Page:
SUMMARY Alu RNA accumulation due to DICER1 deficiency in the retinal pigmented epithelium (RPE) is implicated in geographic atrophy (GA), an advanced form of age-related macular degeneration that causes blindness in millions of individuals. The mechanism of Alu RNA-induced cytotoxicity is unknown. Here we show that DICER1 deficit or Alu RNA exposure activates the NLRP3 inflammasome and triggers TLR-independent MyD88 signaling via IL-18 in the RPE. Genetic or pharmacological inhibition of inflammasome components (NLRP3, Pycard, Caspase-1), MyD88, or IL-18 prevents RPE degeneration induced by DICER1 loss or Alu RNA exposure. These findings, coupled with our observation that human GA RPE contains elevated amounts of NLRP3, PYCARD and IL-18, and evidence of increased Caspase-1 and MyD88 activation, provide a rationale for targeting this pathway in GA. Our findings also reveal a function of the inflammasome outside the immune system and an immunomodulatory action of mobile elements.
Geographic atrophy (GA), an untreatable advanced form of age-related macular degeneration, results from retinal pigmented epithelium (RPE) cell death. Here we show that the microRNA (miRNA)-processing enzyme DICER1 is reduced in the RPE of humans with GA, and that conditional ablation of Dicer1, but not seven other miRNA-processing enzymes, induces RPE degeneration in mice. DICER1 knockdown induces accumulation of Alu RNA in human RPE cells and Alu-like B1 and B2 RNAs in mouse RPE. Alu RNA is increased in the RPE of humans with GA, and this pathogenic RNA induces human RPE cytotoxicity and RPE degeneration in mice. Antisense oligonucleotides targeting Alu/B1/B2 RNAs prevent DICER1 depletion-induced RPE degeneration despite global miRNA downregulation. DICER1 degrades Alu RNA, and this digested Alu RNA cannot induce RPE degeneration in mice. These findings reveal a miRNA-independent cell survival function for DICER1 involving retrotransposon transcript degradation, show that Alu RNA can directly cause human pathology, and identify new targets for a major cause of blindness.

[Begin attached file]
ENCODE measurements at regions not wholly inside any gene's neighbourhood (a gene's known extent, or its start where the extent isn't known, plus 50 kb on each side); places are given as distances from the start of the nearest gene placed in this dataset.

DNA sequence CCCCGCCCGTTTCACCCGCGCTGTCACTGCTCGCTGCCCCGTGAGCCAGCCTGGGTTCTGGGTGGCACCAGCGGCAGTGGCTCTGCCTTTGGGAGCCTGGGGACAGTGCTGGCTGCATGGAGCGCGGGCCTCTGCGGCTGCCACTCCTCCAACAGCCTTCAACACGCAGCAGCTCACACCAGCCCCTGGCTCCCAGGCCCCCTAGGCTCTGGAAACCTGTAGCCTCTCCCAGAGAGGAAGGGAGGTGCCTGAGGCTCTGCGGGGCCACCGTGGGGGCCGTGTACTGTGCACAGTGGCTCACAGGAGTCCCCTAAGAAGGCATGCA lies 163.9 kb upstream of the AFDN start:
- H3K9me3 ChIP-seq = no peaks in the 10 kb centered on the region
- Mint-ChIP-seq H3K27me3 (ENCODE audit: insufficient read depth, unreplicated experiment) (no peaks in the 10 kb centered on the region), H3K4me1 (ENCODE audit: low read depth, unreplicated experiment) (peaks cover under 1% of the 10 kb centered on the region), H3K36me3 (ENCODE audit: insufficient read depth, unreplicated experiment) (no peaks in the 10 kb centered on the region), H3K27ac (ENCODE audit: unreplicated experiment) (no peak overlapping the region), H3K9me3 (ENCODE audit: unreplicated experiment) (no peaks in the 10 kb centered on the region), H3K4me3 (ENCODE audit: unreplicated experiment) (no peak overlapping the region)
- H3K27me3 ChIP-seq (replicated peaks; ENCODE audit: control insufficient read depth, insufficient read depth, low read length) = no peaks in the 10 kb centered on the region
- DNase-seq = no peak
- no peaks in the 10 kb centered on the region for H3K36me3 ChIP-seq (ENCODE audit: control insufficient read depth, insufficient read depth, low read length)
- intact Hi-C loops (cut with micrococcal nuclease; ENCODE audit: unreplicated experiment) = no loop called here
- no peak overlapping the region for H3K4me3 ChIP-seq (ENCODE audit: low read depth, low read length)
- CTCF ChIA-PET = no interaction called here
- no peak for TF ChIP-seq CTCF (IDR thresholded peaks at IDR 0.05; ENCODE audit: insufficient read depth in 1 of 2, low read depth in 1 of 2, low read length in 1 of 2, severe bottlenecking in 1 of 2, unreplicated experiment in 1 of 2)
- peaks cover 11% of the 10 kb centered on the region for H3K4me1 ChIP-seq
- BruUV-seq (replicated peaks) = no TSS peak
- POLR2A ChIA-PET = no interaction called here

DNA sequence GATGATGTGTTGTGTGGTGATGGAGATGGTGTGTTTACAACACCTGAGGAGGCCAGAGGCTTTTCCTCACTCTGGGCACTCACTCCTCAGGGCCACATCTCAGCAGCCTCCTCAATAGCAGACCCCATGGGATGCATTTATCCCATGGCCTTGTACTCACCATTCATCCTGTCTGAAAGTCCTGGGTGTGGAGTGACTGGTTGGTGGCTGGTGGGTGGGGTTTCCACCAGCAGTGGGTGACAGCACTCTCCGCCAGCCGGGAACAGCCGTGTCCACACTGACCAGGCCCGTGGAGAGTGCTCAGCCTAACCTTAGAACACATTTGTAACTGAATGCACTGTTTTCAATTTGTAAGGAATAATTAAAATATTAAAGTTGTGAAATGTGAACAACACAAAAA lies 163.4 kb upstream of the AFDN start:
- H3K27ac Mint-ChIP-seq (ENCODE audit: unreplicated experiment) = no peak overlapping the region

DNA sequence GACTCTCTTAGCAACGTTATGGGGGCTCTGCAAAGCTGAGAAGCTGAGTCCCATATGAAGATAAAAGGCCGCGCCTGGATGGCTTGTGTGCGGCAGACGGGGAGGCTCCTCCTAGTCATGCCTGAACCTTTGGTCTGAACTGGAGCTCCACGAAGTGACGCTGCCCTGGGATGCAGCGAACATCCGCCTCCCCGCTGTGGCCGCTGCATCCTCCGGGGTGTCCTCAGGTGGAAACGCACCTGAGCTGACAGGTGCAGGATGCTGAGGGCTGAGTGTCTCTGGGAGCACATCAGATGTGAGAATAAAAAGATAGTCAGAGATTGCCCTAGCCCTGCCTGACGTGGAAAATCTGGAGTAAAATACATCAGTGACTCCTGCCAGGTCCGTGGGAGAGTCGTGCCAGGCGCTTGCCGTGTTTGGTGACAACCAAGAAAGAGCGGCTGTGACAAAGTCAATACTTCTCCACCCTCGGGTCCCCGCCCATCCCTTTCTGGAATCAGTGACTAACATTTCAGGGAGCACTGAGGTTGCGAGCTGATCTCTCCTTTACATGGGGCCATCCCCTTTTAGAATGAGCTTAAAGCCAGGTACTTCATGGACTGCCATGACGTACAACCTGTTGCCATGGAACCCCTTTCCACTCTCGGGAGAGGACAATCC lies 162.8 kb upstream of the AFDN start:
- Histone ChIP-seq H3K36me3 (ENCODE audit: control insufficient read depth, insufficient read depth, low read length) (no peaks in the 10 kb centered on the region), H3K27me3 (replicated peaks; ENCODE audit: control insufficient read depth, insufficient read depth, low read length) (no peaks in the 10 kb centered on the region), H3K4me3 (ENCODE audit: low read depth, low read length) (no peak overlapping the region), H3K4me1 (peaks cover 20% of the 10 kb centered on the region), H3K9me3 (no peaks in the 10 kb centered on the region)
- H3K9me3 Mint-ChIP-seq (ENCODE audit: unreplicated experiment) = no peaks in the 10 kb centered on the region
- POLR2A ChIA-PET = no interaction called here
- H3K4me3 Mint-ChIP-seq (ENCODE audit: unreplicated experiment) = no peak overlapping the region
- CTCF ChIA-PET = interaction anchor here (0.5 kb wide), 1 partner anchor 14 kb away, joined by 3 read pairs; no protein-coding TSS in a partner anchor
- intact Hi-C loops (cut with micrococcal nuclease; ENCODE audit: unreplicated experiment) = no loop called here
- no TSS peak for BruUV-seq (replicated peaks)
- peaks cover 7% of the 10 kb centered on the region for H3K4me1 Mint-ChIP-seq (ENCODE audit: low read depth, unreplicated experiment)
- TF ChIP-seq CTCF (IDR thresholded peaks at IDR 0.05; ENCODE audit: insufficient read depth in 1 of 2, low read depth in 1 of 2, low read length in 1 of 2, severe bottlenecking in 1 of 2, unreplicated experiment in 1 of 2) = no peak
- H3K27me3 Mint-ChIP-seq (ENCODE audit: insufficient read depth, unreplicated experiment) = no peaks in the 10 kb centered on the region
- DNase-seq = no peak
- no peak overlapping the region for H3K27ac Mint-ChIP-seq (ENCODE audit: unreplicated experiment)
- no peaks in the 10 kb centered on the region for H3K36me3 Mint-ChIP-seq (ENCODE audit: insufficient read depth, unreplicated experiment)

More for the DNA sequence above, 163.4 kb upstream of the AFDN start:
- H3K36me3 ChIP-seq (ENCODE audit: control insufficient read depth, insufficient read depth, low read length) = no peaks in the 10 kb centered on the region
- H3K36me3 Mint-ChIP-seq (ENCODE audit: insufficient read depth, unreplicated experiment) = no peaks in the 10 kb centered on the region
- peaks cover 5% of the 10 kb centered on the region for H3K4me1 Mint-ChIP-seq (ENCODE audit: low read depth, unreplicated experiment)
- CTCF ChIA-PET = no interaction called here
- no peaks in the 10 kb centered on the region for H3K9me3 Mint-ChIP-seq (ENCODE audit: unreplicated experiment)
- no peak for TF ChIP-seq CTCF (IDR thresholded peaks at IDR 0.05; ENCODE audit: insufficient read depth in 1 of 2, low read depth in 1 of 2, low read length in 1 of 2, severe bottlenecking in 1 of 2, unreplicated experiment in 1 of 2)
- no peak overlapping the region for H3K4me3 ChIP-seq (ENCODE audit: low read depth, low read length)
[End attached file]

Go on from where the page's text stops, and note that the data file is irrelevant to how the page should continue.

BACKGROUND. Noninvasive detection of Alzheimer's disease (AD) with high specificity and sensitivity can greatly facilitate identification of at-risk populations for earlier, more effective intervention. AD patients exhibit a myriad of retinal pathologies, including hallmark amyloid β-protein (Aβ) deposits. METHODS.Burden, distribution, cellular layer, and structure of retinal Aβ plaques were analyzed in flat mounts and cross sections of definite AD patients and controls (n = 37). In a proof-of-concept retinal imaging trial (n = 16), amyloid probe curcumin formulation was determined and protocol was established for retinal amyloid imaging in live patients. RESULTS.Histological examination uncovered classical and neuritic-like Aβ deposits with increased retinal Aβ 42 plaques (4.7-fold; P = 0.0063) and neuronal loss (P = 0.0023) in AD patients versus matched controls. Retinal Aβ plaque mirrored brain pathology, especially in the primary visual cortex (P = 0.0097 to P = 0.0018; Pearson's r = 0.84-0.91). Retinal deposits often associated with blood vessels and occurred in hot spot peripheral regions of the superior quadrant and innermost retinal layers. Transmission electron microscopy revealed retinal Aβ assembled into protofibrils and fibrils. Moreover, the ability to image retinal amyloid deposits with solid-lipid curcumin and a modified scanning laser ophthalmoscope was demonstrated in live patients. A fully automated calculation of the retinal amyloid index (RAI), a quantitative measure of increased curcumin fluorescence, was constructed. Analysis of RAI scores showed a 2.1-fold increase in AD patients versus controls (P = 0.0031). CONCLUSION.The geometric distribution and increased burden of retinal amyloid pathology in AD, together with the feasibility to noninvasively detect discrete retinal amyloid deposits in living patients, may lead to a practical approach for large-scale AD diagnosis and monitoring.